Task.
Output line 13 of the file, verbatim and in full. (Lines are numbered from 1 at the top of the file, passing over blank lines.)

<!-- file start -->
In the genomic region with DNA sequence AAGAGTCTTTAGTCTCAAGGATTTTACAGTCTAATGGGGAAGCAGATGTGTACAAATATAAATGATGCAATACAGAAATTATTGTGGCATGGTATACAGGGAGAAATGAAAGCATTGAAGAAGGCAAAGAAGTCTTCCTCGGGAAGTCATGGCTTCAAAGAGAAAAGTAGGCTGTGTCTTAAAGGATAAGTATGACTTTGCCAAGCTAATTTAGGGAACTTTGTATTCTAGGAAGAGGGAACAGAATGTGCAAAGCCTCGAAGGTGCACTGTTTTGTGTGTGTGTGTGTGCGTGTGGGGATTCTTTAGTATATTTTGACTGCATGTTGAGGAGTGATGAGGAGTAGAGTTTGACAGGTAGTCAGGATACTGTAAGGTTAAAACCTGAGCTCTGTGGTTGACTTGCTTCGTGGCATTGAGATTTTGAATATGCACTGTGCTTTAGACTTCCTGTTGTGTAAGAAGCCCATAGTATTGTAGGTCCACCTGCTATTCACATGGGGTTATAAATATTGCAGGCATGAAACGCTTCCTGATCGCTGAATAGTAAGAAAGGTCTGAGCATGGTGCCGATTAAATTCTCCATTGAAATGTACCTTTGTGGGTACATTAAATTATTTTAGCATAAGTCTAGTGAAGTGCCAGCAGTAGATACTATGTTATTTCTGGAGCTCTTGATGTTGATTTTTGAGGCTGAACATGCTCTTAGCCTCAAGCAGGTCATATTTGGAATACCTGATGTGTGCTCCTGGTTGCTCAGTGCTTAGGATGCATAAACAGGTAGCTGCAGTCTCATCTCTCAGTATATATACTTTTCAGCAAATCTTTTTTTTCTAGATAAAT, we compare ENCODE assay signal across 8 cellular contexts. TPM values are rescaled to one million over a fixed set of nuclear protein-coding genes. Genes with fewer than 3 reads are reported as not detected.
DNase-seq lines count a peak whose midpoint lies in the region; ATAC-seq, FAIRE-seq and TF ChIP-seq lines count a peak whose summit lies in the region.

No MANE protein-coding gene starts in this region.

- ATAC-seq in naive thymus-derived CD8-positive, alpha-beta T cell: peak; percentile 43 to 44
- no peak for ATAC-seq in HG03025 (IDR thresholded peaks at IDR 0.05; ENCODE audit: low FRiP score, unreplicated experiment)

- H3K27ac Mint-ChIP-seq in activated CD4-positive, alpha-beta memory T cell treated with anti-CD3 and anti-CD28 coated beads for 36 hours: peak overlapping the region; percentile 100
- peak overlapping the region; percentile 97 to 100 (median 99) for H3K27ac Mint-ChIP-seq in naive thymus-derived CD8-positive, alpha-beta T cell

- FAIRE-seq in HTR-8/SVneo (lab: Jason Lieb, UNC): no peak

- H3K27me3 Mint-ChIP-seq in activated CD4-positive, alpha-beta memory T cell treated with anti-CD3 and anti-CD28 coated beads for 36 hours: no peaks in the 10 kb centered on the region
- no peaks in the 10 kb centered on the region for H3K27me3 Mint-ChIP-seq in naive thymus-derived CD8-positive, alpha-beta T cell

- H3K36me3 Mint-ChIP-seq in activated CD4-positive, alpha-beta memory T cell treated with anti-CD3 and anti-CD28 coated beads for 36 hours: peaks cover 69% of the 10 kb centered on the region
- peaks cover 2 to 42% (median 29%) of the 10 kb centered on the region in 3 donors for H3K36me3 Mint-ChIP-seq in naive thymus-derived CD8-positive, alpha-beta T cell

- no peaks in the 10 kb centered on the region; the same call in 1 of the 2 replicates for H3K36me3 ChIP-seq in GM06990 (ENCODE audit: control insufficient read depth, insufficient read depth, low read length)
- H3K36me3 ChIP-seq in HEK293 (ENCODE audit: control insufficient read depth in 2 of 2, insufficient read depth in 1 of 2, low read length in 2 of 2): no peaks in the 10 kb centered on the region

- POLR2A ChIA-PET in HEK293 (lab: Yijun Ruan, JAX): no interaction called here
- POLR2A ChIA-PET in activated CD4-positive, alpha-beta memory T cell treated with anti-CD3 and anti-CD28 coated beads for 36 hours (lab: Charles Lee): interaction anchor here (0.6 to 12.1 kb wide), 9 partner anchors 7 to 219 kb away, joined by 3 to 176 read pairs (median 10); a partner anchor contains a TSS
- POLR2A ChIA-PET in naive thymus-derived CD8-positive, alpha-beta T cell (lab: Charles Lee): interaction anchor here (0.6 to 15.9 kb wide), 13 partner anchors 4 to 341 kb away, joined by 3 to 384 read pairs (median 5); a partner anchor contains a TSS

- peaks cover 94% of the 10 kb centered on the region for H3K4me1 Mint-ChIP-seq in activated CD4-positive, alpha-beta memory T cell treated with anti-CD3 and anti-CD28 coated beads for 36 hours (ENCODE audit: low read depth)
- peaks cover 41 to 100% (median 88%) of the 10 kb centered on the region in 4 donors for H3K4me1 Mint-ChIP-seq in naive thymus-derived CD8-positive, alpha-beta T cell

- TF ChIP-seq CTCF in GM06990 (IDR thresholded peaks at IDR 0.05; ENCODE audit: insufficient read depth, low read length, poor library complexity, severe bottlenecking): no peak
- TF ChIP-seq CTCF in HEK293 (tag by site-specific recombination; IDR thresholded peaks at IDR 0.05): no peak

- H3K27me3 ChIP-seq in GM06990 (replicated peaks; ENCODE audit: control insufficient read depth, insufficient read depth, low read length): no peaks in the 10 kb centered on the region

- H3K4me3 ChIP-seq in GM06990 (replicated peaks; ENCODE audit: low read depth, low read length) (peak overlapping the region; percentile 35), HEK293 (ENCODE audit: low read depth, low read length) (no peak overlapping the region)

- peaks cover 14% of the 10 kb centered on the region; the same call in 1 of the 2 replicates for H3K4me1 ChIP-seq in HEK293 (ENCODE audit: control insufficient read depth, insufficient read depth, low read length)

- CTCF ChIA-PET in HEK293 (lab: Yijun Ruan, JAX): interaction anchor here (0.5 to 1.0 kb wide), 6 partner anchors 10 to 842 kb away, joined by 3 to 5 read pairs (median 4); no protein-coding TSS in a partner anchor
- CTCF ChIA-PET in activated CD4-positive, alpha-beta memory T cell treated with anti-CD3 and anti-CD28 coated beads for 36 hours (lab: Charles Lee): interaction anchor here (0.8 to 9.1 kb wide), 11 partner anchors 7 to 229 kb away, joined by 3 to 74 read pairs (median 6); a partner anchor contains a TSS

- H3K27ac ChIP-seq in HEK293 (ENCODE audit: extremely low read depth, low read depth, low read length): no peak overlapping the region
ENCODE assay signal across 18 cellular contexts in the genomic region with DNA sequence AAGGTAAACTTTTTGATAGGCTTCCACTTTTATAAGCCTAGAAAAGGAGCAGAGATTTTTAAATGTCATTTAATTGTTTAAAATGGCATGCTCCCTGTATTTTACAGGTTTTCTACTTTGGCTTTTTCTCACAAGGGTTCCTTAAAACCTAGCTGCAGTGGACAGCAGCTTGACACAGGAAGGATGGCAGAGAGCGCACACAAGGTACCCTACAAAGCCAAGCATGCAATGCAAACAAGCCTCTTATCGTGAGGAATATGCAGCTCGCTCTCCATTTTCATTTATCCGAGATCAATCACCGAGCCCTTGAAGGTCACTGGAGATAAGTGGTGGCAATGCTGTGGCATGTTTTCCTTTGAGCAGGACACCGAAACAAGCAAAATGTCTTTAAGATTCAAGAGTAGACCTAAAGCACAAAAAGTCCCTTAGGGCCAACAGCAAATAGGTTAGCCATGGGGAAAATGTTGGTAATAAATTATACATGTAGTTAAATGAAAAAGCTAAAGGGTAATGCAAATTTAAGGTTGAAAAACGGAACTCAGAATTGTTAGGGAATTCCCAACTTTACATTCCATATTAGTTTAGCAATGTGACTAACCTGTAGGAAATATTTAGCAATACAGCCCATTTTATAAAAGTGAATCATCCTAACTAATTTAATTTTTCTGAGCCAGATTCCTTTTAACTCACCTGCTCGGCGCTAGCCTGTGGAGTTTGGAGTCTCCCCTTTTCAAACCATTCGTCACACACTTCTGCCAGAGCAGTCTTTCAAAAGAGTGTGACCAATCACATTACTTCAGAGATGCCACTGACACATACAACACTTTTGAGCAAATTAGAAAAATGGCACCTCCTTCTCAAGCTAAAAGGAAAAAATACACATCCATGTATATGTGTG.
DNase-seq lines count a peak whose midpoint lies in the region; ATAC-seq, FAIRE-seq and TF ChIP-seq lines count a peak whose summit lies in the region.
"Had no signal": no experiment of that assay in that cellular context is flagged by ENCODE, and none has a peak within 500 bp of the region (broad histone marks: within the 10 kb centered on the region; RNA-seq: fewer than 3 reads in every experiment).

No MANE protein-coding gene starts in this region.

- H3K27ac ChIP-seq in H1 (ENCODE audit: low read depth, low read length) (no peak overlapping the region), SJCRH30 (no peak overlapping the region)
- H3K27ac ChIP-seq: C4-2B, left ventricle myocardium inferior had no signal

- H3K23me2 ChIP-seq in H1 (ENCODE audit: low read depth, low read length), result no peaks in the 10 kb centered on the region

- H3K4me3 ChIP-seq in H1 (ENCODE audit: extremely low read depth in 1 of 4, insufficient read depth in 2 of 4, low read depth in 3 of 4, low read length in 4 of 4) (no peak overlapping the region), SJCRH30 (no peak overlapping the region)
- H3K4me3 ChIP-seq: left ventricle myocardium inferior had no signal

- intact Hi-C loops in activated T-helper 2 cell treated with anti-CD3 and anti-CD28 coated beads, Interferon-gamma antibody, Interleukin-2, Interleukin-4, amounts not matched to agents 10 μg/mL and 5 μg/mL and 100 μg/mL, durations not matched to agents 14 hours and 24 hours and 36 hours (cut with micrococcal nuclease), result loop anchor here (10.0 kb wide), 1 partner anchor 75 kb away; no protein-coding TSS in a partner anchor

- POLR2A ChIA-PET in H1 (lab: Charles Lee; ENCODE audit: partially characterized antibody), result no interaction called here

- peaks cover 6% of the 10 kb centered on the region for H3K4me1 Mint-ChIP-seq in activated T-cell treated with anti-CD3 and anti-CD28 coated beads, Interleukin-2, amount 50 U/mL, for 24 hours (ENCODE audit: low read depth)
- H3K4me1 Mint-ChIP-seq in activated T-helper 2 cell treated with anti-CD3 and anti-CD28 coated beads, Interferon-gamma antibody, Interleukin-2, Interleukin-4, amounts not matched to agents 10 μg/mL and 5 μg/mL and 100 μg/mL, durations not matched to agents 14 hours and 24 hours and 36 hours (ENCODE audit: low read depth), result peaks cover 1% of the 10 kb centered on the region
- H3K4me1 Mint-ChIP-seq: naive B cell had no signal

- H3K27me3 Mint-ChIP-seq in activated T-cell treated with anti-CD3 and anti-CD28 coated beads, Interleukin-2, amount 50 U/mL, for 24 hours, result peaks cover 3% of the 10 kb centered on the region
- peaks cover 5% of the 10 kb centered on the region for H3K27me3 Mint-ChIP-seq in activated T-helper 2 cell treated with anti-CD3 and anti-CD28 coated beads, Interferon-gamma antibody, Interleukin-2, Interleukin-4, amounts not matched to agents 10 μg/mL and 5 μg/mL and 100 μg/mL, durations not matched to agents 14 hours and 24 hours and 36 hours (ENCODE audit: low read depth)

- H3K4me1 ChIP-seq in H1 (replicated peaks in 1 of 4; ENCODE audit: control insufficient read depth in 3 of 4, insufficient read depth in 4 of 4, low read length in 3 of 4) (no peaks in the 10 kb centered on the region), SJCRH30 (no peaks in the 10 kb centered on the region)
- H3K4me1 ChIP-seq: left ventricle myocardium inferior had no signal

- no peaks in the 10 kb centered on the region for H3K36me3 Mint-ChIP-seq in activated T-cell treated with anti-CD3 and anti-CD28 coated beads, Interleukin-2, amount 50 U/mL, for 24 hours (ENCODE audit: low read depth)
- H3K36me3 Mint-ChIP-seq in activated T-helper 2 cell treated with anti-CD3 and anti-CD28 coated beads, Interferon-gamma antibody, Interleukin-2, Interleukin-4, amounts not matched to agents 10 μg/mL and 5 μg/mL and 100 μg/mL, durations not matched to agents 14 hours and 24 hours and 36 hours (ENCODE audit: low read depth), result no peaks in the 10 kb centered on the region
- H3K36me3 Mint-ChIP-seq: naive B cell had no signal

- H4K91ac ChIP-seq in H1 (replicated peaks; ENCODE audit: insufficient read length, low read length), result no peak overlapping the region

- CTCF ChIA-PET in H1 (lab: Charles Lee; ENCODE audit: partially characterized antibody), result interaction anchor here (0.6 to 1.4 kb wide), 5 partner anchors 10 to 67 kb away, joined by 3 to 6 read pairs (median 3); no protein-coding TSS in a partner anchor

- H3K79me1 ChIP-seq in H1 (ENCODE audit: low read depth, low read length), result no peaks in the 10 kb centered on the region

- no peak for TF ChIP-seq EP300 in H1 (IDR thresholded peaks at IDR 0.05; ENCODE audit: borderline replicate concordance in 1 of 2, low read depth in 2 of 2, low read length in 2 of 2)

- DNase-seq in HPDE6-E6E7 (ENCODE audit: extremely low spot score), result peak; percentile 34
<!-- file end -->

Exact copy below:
- no peaks in the 10 kb centered on the region; the same call in 1 of the 2 replicates for H3K36me3 ChIP-seq in GM06990 (ENCODE audit: control insufficient read depth, insufficient read depth, low read length)